By David Saunders, Health Editor | UPDATED: 08:28, 26 June 2020
With up to 15 million people estimated to be living with eczema in the UK, GP Dr Roger Henderson, has shared his simple skincare tips to help sufferers minimise or even prevent flare-ups.
1. Avoid extreme temperatures
Heat can be a source of irritation for problem dry skin conditions, and although sweating is the body’s natural way of cooling itself, sweat contains traces of certain chemicals that can further irritate the skin. One of the best ways to avoid a flare-up is to regulate your body temperature as much as possible.
Keep showers short and cool. If you do get sweaty, try to rinse off and change your clothing as soon as possible. Do your best to keep the insides of your elbows, behind your neck, and the backs of your knees dry and cool, as those are common areas for eczema. Finally, to ease sleep, use light cotton sheets and keep the temperature low during the night.
2. Stay hydrated
Stay hydrated by keeping alcohol intake to sensible levels and drinking plenty of water. Top tip! Carry a cooler with a cold bottle of water everywhere to regulate your body temperature and for hydration.
3. Moisturise, moisturise, and then moisturise some more!
Moisturising is vital to managing eczema. Use a skin-friendly emollient, such as Diomed Dry Skin, generously and regularly, even when skin doesn’t feel particularly dry. Applying emollients immediately after a bath or shower will help to trap moisture in the skin. And remember to pat your skin dry (not rub) before applying as rubbing can cause irritation.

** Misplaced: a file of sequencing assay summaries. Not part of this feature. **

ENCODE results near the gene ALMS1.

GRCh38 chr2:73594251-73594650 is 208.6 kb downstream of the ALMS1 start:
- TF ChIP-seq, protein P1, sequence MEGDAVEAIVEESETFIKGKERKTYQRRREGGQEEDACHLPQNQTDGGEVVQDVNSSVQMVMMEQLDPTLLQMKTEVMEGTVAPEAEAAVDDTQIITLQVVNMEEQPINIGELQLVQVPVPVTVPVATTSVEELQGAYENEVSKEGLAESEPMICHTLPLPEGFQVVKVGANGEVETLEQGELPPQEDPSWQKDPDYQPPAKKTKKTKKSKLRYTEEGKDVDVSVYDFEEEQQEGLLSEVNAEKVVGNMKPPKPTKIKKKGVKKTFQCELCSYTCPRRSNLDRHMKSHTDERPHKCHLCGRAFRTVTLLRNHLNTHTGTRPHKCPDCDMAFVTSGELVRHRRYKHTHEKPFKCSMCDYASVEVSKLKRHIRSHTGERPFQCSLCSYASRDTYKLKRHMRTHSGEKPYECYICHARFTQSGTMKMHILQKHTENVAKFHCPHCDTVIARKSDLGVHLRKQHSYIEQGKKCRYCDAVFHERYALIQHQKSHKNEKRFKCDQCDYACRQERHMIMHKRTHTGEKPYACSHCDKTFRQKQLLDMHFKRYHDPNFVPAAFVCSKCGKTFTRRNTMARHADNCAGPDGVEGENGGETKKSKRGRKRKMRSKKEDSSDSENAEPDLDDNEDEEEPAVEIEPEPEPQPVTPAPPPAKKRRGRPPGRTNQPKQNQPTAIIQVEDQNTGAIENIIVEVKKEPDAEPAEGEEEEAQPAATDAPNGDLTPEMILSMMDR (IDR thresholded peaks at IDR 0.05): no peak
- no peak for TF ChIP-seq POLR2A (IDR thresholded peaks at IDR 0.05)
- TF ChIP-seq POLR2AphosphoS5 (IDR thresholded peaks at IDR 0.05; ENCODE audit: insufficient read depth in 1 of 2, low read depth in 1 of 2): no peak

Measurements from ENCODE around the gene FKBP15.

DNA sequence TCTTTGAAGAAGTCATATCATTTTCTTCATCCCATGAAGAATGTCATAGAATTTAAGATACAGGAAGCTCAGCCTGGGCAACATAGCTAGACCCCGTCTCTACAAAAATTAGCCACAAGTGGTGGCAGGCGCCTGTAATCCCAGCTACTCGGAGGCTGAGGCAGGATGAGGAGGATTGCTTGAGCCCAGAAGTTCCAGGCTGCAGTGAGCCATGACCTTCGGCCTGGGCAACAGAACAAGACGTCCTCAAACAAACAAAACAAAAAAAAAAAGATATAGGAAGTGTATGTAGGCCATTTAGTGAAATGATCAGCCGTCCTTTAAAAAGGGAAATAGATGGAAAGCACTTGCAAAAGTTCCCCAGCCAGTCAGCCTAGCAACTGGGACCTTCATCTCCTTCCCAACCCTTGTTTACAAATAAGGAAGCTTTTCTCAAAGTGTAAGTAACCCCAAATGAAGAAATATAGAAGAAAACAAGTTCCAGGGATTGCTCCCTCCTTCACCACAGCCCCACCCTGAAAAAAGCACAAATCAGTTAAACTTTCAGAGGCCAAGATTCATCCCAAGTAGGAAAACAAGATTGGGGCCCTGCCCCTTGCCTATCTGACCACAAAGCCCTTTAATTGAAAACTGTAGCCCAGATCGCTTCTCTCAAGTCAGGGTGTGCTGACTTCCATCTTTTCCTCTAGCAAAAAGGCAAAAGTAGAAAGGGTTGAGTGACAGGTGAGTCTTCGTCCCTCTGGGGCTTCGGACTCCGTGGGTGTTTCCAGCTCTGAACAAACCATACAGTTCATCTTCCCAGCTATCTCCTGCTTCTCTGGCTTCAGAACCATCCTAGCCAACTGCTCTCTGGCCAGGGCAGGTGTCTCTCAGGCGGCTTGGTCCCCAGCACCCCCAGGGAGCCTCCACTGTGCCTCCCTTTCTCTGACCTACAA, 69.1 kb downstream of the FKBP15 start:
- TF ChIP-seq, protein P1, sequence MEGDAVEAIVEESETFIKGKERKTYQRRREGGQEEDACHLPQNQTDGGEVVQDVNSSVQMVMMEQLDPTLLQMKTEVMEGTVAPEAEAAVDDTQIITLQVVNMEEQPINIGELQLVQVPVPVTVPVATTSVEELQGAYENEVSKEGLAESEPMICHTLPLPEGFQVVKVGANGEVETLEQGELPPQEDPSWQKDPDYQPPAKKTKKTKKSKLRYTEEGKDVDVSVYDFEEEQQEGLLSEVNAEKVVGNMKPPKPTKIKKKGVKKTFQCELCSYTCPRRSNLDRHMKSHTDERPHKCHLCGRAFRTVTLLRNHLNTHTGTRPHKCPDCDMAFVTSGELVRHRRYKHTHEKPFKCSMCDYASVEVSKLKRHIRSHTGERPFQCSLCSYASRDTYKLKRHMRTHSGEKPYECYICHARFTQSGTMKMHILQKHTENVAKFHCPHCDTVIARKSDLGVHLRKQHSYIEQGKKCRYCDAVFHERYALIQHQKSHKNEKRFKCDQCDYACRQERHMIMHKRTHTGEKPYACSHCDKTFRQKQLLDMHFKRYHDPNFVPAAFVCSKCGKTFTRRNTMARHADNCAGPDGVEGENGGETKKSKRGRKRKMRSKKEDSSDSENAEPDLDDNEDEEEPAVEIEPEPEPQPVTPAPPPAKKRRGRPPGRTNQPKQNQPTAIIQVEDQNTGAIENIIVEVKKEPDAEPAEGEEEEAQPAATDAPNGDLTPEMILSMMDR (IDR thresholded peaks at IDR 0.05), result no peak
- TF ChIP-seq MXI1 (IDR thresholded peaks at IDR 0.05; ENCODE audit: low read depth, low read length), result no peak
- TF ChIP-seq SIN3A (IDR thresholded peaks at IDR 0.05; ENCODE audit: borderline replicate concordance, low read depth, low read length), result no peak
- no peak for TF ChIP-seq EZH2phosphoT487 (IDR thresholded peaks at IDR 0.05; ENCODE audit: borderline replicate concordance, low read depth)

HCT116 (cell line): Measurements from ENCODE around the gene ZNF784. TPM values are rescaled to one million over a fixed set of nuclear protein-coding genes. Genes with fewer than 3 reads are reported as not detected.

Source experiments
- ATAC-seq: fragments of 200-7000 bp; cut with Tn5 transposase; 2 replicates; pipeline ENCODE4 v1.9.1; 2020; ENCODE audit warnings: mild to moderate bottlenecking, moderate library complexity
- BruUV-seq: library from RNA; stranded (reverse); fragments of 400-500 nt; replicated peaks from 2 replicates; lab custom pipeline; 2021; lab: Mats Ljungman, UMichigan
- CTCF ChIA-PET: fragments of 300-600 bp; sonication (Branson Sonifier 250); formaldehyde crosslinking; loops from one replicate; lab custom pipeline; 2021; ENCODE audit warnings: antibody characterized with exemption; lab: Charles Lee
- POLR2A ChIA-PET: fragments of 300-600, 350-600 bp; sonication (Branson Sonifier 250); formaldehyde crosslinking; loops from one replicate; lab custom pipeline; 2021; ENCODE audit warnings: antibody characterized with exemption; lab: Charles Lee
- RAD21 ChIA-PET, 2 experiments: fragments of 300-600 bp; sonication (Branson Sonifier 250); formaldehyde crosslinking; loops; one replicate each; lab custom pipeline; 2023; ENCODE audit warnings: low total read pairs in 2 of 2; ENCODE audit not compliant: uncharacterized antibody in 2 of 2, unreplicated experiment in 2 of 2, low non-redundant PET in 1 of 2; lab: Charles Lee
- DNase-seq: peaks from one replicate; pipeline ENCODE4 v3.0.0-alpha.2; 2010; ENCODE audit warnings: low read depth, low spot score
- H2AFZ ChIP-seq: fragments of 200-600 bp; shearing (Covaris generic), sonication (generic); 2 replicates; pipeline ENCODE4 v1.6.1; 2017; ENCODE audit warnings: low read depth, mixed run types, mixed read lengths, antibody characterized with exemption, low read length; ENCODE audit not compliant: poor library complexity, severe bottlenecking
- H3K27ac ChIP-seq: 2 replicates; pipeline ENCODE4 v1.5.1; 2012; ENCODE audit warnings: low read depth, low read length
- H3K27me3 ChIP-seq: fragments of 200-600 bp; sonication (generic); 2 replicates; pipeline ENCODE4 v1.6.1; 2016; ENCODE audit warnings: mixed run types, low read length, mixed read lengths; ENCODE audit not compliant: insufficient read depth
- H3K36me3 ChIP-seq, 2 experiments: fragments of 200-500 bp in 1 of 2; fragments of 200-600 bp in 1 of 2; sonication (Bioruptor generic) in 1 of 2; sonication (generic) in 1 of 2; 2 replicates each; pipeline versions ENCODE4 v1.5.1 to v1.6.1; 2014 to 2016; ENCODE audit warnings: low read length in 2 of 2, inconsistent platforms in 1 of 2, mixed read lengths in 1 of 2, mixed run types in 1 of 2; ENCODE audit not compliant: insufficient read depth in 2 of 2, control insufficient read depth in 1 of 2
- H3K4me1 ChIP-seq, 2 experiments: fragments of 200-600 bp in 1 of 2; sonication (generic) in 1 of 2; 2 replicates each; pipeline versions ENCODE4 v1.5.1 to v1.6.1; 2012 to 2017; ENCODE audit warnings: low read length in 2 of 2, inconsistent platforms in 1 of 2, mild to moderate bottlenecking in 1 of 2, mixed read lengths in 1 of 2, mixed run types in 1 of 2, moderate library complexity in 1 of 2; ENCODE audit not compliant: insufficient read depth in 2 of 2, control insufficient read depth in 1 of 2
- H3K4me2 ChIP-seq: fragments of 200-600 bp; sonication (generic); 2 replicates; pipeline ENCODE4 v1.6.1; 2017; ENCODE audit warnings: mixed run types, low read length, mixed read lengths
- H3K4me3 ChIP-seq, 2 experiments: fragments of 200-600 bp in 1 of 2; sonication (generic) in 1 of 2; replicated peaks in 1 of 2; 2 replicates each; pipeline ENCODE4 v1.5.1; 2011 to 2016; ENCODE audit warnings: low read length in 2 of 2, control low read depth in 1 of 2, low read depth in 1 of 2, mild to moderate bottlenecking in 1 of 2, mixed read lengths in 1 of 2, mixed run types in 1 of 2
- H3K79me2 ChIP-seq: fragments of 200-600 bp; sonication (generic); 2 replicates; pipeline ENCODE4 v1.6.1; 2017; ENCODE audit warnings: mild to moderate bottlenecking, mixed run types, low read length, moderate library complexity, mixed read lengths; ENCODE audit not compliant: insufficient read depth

Available over the counter, Diomed Dry Skin Emollient is a clinically proven treatment that combines the performance advantages of an ointment with the cosmetic acceptability of a cream. Its unique gel formulation absorbs quickly, and helps soften, moisturise and protect the skin by trapping moisture and restoring its natural protective barrier.
4. Avoid common skin irritants
Most flares of eczema appear to have no obvious cause but known triggers include many soaps, shampoos, body washes and laundry products. These often contain anionic detergents and surfactants, as it’s what makes them foamy. Try to choose anionic-free products where possible, particularly SLS-free products, most of which are clearly labelled.
If you’re travelling abroad or staying away from home, you might want to bring your own bedding and bath towels to help control allergies, as you never know if you will react to the laundry detergent the hotel uses, for example
5. Don’t sweat the small stuff!
Stress can be a major trigger factor for eczema. This is due to the effect of stress hormones on the body’s immune system, which in turn impacts on skin inflammatory changes.
Try relaxation techniques, such as meditation and yoga. Breathing exercises, creative activities, such as writing or painting, and talking about your stress with family and friends can also help to bring your stress levels down.
6. Get physical
There are many reasons why exercise can help to improve eczema. Not only can it help to lower stress levels, it also keeps the heart, muscles and bones strong and healthy and can boost both energy levels and the immune system.
If you suffer from eczema, try to adapt your workout appropriately. Opt for low-impact workouts during eczema flare ups, wear loose clothing and towel off during exercise.
For further information and expert advice on managing eczema and problem dry skin conditions, visit www.diomed.co.uk.